Sustainability standards’ impact on food security: what’s the evidence?


Voluntary sustainability standards (VSS) are now an important mode of governance in agricultural commodity chains. According to the Standards Map of the International Trade Centre, there are 150 VSS active in the agrifood sector, with many of these programs focused on the certification of tropical commodities and their production in developing countries. In the coffee sector, current estimates of the global certified production area range between 26% to 45%. This is followed by cocoa (23%–38%), tea (13%–18%), oil palm (12%), cotton (10%–11%), and bananas (5%–9%).[1] These figures show that VSS are no longer a niche phenomenon, but have reached the mainstream. As the market share of these programs continues to grow, researchers and practitioners alike are turning their attention to their socio-economic and environmental impacts on the ground.

In a recent article published in Global Food Security, we tackle an important blind spot in current discussions about VSS and their impacts: the issue of food security. While food security may not (yet) be a priority for most certification programs, this gap is nonetheless surprising given that  many VSS have aligned their work with the UN’s Sustainable Development Goals, including the goal to end hunger worldwide by 2030 (SDG 2). Indeed, the issue of food security is a pressing one. Global statistics show that more than 820 million people are undernourished, and the situation is worsening in most regions of the Global South. Against this background, and given the mainstreaming of VSS in agricultural supply chains, it is of utmost importance to understand how these programs can affect local food security – positively as well as negatively. In our article, we advance our collective understanding of the issue in two principal ways. First, on a conceptual level, we identify the main causal mechanisms through which certification programs can unfold an effect. Second, on an empirical level, we systematically review the existing evidence base on these relationships.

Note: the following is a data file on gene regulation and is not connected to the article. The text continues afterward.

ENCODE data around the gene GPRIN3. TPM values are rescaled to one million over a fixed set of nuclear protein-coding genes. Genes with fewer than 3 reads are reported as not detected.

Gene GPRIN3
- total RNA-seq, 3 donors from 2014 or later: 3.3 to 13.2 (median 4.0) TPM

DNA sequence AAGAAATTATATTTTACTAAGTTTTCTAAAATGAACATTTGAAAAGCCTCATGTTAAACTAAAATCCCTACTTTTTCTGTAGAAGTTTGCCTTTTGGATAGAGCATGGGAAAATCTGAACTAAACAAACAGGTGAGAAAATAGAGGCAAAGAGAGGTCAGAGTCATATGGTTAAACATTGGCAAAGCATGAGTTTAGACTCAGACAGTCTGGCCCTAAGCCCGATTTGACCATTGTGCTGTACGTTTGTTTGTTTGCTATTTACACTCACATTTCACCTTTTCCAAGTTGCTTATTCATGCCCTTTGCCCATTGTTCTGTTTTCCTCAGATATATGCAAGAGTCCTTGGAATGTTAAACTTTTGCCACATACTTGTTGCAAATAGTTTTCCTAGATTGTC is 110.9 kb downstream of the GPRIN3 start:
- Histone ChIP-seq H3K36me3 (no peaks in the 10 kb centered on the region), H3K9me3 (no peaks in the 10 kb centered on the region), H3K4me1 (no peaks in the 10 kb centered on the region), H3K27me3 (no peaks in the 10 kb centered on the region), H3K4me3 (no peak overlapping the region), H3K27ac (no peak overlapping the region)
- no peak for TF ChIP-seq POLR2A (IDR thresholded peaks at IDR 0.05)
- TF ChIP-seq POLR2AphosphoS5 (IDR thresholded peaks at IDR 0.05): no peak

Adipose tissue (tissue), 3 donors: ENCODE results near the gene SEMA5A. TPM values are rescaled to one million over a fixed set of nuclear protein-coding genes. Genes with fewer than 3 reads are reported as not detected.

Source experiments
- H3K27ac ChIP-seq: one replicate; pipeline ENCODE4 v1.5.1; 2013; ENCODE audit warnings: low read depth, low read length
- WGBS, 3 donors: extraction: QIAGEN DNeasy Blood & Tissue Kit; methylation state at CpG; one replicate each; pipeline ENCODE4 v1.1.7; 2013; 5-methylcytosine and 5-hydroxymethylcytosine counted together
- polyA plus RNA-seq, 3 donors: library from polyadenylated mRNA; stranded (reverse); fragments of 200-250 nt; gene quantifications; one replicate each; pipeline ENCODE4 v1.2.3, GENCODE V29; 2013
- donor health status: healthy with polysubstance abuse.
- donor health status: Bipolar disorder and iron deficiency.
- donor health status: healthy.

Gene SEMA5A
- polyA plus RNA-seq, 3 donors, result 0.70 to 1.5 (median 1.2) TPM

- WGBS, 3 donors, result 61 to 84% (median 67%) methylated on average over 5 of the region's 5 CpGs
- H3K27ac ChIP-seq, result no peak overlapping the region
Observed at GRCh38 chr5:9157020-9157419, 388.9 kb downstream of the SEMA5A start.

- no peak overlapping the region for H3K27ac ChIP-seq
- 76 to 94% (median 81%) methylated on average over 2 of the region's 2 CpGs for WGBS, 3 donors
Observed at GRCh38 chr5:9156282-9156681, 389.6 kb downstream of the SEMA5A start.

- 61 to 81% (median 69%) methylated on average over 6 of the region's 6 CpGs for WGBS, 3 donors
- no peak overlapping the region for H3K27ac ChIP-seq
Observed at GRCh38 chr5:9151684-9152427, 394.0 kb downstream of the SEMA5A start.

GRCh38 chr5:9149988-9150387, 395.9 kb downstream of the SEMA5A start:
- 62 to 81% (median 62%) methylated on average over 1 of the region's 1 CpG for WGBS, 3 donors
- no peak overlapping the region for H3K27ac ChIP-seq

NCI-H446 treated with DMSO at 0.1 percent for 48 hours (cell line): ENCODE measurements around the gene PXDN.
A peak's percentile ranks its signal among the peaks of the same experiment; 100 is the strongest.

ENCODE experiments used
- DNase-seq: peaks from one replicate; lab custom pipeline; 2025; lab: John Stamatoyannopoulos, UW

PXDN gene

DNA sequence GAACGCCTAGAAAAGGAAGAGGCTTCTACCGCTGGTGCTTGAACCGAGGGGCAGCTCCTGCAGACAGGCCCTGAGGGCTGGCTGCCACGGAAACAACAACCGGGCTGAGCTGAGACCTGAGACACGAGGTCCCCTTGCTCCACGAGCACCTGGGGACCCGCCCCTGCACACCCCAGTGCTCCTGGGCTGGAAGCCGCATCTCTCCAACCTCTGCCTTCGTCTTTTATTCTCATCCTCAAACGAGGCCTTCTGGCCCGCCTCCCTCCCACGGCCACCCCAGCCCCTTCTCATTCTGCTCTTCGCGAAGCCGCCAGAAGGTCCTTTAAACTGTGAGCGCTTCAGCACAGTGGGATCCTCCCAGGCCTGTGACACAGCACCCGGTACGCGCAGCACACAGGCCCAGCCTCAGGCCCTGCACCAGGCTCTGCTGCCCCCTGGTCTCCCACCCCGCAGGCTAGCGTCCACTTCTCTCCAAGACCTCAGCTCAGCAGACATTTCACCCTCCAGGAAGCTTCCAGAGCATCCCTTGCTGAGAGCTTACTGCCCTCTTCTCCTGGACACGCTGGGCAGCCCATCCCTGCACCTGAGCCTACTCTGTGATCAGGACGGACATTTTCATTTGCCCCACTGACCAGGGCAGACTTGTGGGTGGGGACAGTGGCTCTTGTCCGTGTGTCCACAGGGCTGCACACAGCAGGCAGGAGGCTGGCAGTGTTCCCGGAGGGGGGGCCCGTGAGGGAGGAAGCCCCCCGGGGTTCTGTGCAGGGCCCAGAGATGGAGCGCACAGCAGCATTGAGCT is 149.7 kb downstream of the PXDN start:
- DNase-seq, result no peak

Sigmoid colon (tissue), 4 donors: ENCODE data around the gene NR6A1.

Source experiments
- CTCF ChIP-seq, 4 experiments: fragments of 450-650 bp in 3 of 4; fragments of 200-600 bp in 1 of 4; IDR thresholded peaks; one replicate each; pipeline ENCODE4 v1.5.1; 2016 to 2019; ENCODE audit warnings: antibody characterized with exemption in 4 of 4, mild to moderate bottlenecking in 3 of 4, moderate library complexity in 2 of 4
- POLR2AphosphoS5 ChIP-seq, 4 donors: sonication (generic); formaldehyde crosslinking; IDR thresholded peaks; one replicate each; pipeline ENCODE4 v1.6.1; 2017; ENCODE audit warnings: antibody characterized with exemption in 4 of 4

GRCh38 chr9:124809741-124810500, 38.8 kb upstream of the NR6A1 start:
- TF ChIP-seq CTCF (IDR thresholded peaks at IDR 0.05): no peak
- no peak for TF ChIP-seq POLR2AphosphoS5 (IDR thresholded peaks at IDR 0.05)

Our study identifies three main causal mechanisms that link sustainability certification to food security in commodity producing countries. These are economic effects, land use and land rights effects, and gender effects. Using this framework to guide our systematic review of 67 studies, we find that the vast majority of them focus on certification’s economic effects, leaving the other two mechanisms empirically little explored. More specifically, the extant research literature suggests a positive relationship between sustainability certification, farmers’ incomes, and their food purchasing power; yet, this relationship remains weak and varies significantly across schemes, sectors, type of producers, as well as market environments. With respect to certification’s land use, land rights, and gender effects, the empirical evidence base is very limited and remains inconclusive. In addition, our review shows that studies on VSS and food security often fail to specify how sustainability certification affects the four dimensions of the concept – that is, food availability, food access, food utilization, and food stability.

Overall, we find confirmation for our prior intuition that food security remains a blind spot in the literature on sustainability certification and its impacts. Given the urgency of the issue, we call for more targeted research on this important subject. To make progress, researchers should collaborate across disciplinary boundaries and leverage the power of multi-method research designs to investigate the mechanisms identified in our article. Importantly, this research should focus more strongly on the non-economic effects of certification and more precision is needed when it comes to the different dimensions of food security. Furthermore, from a policy perspective, there should be more critical reflection about the role of sustainability certification in global and local food governance. Our review shows that VSS can have important direct and indirect effects on food security, both positive and negative. As researchers and practitioners become aware of these relationships, more needs to be done to recognize the risks and opportunities for food security and wider sustainable development agenda.


[1] Lernoud, J., J. Potts, G. Sampson, B. Schlatter, G. Huppe, V. Voora, H. Willer, J. Wozniak and D. Dang. (2018). The State of Sustainable Markets: Statistics and Emerging Trends 2018, International Trade Centre, Geneva.

Schleifer, P.
Assistant Professor in Transnational Governance, Political Science Department, University of Amsterdam (UvA)
Sun, Y.
Assistant Professor in International Development, Department of Social and Policy Sciences, University of Bath

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